A World Without Discrimination


Rachel Dolezal is an American civil rights activist and the former president of the Washington chapter of the National Association for the Advancement of Colored People. Dolezal, a white woman of German, Dutch, Swedish and Czech descent was outed by her family for faking her ethnicity. She was pretending to be black. The first response of the media was to confirm her heritage. The ensuing discussion focused on the validity of her ‘transracial’ status: could Dolezal, as a white person, actually choose to identify as ‘black’?

Yet despite all the discussion, nobody stopped to consider if she actually wanted to identify as black, or if that was her only remaining recourse.

Oppression is a necessity in modern society. Without it you have nothing; no cause, no voice, no support and nowhere to belong. With it you are virtually immune to criticism, no matter how absurd or self-contradictory your position. What was once a burden is now a prized possession.

So how can one improve their oppression rating?

For an atheist like myself nominally adopting a minority religion would be a triviality, but to one of a religious mind this could be somewhat sacrilegious.

Changing gender is rather a drastic step. A potentially irreversible step. And, for a woman, a downwards step on the oppression ladder.

Changing sexual orientation could leave an unfavourable taste in her mouth, so to speak.

Changing race, however, is relatively simple and inconsequential; change of foundation, change of hairstyle and the task is mostly complete. Presumably she would also have to add some bad music to her collection, but if my DVD shelf is anything to go by one needn’t actually consume their own media.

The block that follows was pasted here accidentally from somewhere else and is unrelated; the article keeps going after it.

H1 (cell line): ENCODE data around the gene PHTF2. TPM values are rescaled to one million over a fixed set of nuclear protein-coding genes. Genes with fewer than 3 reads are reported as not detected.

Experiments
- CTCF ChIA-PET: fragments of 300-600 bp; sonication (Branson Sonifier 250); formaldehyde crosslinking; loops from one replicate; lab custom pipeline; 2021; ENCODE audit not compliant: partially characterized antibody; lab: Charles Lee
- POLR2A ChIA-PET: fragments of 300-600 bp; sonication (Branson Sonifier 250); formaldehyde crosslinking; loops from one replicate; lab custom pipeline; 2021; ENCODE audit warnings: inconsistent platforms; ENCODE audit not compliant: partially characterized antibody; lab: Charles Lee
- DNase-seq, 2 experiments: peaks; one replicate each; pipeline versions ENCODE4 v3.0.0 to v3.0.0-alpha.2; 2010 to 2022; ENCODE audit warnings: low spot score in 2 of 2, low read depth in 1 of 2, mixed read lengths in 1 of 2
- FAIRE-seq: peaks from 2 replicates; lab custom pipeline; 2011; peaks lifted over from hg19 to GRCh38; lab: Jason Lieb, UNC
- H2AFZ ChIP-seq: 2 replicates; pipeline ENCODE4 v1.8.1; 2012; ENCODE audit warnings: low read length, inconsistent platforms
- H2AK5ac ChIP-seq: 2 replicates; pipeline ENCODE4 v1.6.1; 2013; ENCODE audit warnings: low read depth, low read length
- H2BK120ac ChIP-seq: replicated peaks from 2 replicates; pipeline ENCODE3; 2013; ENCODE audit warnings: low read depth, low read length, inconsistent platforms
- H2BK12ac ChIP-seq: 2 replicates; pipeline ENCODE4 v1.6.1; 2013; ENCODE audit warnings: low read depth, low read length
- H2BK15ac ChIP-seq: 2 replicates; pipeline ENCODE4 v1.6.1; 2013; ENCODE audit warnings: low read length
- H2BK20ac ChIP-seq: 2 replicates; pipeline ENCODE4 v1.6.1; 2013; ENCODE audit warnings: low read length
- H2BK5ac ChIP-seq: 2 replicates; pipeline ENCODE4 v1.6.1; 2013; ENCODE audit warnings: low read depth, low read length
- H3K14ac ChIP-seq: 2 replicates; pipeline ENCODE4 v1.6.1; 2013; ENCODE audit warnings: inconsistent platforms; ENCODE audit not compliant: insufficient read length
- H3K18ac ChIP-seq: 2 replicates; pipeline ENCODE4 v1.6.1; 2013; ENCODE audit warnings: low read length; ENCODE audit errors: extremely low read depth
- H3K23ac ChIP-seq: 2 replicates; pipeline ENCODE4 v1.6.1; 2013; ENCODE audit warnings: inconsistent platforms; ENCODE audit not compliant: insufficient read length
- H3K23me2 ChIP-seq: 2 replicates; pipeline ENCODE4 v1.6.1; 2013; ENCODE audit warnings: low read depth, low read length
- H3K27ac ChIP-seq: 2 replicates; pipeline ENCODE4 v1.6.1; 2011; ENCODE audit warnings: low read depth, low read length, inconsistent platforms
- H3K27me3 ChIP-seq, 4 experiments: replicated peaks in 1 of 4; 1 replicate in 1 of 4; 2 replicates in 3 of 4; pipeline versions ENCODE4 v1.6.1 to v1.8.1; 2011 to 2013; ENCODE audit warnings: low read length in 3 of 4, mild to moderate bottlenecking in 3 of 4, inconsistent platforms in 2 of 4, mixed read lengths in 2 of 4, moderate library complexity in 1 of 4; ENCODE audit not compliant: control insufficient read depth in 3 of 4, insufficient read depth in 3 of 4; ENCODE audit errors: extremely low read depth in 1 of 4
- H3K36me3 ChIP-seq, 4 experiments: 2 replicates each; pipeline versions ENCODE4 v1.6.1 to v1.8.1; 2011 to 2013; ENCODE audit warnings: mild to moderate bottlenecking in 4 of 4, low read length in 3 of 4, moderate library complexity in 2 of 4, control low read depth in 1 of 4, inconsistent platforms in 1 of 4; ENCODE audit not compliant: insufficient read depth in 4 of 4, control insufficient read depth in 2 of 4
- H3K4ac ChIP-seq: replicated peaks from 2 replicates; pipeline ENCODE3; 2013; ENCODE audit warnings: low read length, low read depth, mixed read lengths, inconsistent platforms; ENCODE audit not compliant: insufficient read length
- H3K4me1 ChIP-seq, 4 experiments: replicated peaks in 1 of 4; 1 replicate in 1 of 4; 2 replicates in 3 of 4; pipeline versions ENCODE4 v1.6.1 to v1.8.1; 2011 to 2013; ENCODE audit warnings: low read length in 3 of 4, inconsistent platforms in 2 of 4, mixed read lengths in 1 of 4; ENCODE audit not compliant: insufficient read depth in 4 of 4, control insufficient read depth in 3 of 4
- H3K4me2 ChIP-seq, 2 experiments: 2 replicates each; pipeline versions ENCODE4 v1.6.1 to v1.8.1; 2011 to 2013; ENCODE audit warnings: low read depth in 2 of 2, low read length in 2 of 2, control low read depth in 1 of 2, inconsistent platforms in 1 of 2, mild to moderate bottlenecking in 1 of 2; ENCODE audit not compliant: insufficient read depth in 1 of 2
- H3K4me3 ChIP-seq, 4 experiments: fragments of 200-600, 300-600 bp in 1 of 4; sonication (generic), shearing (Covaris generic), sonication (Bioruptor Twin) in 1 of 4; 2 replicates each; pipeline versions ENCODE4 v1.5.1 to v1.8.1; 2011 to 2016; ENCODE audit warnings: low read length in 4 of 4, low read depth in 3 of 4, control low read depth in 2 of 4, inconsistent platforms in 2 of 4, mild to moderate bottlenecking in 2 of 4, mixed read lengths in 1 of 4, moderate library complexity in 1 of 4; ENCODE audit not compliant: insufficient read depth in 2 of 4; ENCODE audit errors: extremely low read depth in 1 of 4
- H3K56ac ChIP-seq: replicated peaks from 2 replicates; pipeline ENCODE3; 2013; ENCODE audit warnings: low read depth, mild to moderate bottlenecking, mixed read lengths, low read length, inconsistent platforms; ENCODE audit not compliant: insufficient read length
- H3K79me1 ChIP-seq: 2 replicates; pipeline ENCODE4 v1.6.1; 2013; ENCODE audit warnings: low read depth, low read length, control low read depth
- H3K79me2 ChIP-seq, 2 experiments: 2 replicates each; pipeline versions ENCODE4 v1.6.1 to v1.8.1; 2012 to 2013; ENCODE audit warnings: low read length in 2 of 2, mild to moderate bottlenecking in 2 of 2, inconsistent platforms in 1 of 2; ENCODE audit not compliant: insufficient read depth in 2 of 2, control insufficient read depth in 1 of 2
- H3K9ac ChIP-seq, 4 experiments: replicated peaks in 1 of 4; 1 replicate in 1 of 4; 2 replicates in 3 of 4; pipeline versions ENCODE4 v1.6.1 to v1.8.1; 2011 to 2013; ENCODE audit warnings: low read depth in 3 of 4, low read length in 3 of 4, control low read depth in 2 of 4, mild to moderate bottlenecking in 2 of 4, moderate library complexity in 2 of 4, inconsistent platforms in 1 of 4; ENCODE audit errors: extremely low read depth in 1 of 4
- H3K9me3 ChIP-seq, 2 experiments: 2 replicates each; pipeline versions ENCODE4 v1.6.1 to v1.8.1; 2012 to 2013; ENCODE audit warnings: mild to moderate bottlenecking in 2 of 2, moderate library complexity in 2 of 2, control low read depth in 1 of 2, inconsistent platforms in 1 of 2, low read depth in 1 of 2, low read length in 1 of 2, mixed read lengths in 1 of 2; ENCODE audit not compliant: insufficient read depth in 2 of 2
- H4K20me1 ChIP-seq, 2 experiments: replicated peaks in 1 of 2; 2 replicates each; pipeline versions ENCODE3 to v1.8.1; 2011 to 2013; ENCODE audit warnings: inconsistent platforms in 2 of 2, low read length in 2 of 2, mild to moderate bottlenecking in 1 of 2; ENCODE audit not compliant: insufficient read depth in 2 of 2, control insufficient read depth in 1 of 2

With only a few minor tweaks, anyone can become an oppressed minority.

But should all this identity politics be necessary?

I dream of a world where it isn’t. A world without discrimination. A world where everybody has the same rights regardless of their race, religion, gender or sexual orientation. A world where everyone is free to identify as ‘oppressed’ without the need to belong to a favoured group. Only then will everyone have the same freedoms.

Some may find this direct labelling shortcut preposterous. ‘Why not judge the evidence and the merits of each case to determine fairness without the claim to oppression?’, they might say.

The naivety of such sentiments is astonishing. It is now accepted that ‘evidence’ and ‘merit’ are subjective social constructs of our hetero-normative, white-supremacist, capitalist patriarchy. As such, oppression cannot be measured, it can only be felt. Society cannot reason itself out of this mire.

If you do not belong to one of these favoured groups – if you are unfortunate enough to be white, straight, male, or god forbid all three – it is time to emote. Cry like a baby at every opportunity. No first world problem is too small. Have you ever been misjudged or mistreated? These are neither trivialities nor coincidences. You are being oppressed. Do you simply not like the results of your own personal choices? Don’t worry, you are in no way responsible. The entire system is out to get you. Ensure your struggles are known, but more importantly felt. We can all be oppressed and only then will we be free.

Breaking down the artificial barriers to oppression and opening the franchise to all is the only way to ensure true equality.

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  1. #1 by Kelsey Cowie on August 16, 2015 - 4:10 pm

    If we check our history book minorities in this country have been oppressed by whites , its a fact. I feel like you’re making a huge generalization about minorities and I find it insulting. Lets not forget who created the system of race in this country.

    Like

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